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Who Needs a Sweeping Epic About the Red Century? You Do | Press "Enter" to skip to content

Who Needs a Sweeping Epic About the Red Century? You Do

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THE EIGHTH LIFE
By Nino Haratischvili

Tolstoy had intended to set “War and Peace” in his own era, but realized that in order to understand the aftermath of the Crimean War he had to go back to the Decembrist uprising of 1825. Then he realized that in order to understand those events, he had to go back to Napoleon’s invasion of Russia, a generation earlier. Nino Haratischvili, born in Tbilisi, Georgia, in 1983, wanted to write about growing up in the 1990s, a post-Soviet decade of ethnic wars, a flatline economy and electricity blackouts, and she too came to the conclusion that she had to rewind history much further to make sense of her own.

Almost 1,000 pages, over 100 years. At first sight, Haratischvili’s novelThe Eighth Life” looks like a big old-fashioned airport blockbuster, complete with book-jacket superlatives: Sweeping! Epic! Saga! The novel tells the story of a Georgian family across the 20th century — “the red century,” as the narrator, Niza, describes it, “a century that cheated and deceived everyone, all those who hoped.”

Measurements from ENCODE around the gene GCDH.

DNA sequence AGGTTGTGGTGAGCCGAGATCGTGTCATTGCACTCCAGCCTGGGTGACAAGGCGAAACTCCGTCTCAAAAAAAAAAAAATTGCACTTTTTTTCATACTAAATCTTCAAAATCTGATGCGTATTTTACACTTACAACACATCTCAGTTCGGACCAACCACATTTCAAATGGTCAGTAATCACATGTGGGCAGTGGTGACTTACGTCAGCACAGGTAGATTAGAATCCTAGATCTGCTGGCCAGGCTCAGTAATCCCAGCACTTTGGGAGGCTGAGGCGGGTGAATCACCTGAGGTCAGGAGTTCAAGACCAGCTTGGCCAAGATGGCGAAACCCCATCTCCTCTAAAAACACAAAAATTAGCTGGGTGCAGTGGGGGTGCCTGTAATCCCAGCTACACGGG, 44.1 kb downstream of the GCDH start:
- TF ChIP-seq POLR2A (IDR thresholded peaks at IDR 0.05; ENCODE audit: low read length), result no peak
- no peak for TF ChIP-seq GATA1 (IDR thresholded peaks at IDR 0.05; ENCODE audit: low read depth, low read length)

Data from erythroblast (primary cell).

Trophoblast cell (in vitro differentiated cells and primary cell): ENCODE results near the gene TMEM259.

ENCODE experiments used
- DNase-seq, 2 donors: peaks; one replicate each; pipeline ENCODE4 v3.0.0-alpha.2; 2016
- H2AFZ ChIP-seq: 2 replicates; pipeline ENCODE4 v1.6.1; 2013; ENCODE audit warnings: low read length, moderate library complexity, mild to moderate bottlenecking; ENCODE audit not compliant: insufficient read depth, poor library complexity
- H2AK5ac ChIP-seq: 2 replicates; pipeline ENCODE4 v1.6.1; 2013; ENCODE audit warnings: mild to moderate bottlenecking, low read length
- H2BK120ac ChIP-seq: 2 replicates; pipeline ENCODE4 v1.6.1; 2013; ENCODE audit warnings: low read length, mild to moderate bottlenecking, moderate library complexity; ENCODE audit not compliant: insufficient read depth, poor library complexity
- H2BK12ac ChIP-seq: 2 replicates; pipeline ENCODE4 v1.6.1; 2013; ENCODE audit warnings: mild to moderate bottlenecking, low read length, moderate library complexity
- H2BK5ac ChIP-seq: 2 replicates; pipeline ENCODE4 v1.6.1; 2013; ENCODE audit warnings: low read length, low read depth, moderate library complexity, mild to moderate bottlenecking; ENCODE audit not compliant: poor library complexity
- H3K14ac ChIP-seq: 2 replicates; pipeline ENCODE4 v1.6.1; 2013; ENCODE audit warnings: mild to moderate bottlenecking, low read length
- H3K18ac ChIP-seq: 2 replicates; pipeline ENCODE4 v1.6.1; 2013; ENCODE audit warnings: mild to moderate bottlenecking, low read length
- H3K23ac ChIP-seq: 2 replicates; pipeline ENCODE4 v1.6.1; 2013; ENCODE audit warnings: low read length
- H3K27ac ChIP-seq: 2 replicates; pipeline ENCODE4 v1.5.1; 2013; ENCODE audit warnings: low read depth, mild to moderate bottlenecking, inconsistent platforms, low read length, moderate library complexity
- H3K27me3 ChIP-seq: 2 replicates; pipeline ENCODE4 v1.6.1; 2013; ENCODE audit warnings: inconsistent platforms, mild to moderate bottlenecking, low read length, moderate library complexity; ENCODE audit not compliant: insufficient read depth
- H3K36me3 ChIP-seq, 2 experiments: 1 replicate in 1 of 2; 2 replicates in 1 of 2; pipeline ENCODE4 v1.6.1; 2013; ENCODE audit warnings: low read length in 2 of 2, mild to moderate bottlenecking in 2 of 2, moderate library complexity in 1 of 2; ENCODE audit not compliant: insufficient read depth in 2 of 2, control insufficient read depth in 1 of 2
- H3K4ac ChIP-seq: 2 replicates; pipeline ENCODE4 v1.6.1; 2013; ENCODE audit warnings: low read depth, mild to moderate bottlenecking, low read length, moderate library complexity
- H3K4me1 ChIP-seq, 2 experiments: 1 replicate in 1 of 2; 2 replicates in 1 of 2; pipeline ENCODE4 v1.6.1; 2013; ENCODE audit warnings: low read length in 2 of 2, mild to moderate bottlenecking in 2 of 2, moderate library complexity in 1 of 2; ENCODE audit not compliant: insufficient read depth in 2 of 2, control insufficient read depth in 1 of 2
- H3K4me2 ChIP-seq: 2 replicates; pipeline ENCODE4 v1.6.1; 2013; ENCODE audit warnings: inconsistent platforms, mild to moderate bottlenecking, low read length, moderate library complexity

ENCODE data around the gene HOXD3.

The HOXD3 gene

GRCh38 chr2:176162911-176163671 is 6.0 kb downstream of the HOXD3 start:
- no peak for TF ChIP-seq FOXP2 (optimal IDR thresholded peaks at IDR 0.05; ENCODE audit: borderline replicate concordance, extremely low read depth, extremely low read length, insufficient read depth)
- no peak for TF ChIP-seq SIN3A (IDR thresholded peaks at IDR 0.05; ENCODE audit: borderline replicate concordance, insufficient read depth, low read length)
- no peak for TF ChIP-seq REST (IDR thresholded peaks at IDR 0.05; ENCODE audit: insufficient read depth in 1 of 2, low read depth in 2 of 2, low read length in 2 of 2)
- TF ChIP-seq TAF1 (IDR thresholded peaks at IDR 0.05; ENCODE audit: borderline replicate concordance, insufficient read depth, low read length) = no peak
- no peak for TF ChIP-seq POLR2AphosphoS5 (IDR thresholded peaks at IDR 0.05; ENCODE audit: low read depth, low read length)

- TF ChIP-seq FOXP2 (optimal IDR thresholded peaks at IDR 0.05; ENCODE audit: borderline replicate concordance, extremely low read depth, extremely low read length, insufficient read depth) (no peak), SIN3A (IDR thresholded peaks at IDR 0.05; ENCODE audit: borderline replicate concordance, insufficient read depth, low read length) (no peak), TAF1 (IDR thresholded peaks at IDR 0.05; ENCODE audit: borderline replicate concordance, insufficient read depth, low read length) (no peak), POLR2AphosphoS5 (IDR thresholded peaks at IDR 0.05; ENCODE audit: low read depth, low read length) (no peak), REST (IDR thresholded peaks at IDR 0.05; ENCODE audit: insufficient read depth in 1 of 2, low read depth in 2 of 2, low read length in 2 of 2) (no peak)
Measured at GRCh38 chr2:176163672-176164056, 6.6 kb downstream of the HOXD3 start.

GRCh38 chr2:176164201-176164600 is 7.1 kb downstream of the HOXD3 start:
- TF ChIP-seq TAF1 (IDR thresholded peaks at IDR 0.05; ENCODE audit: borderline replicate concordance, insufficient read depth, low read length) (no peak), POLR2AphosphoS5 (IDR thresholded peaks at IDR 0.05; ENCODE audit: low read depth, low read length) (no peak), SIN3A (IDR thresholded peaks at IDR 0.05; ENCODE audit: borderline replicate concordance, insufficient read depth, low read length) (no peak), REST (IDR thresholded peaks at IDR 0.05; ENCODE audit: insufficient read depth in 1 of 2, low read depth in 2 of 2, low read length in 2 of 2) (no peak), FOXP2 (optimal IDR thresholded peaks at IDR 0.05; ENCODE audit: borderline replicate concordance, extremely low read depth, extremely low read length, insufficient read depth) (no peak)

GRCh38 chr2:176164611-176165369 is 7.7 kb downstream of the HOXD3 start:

“The Eighth Life,” Haratischvili’s third novel, won several literary awards in Germany, where the author has lived since 2003, and has been a best seller in translation in several countries. Haratischvili, who writes in German, has said her book is personal rather than autobiographical. Niza writes, like her author, from the vantage of an expatriate in Germany. “I had so many questions,” she admits, as she confronts the past in an epistolary account addressed to her niece, an effort that is part explanation, part expiation.

Georgia lies on the southern flank of the Caucasus Mountains, east of the Black Sea. It is the farthest edge of Europe, a land of myth and mythmaking whose inhabitants have managed to co-opt successive occupying empires — Byzantine, Ottoman, Persian and, most recently, Russian — with their “sacred virtue of hospitality,” copious quantities of wine and polyphonic song. I lived in Georgia for two years at the end of the 1990s and, like all visitors, fell in love with its charms. Unfamiliar readers, fear not; Haratischvili writes deceptively easy prose and inserts historical and cultural references, as clear as an almanac, along the way.


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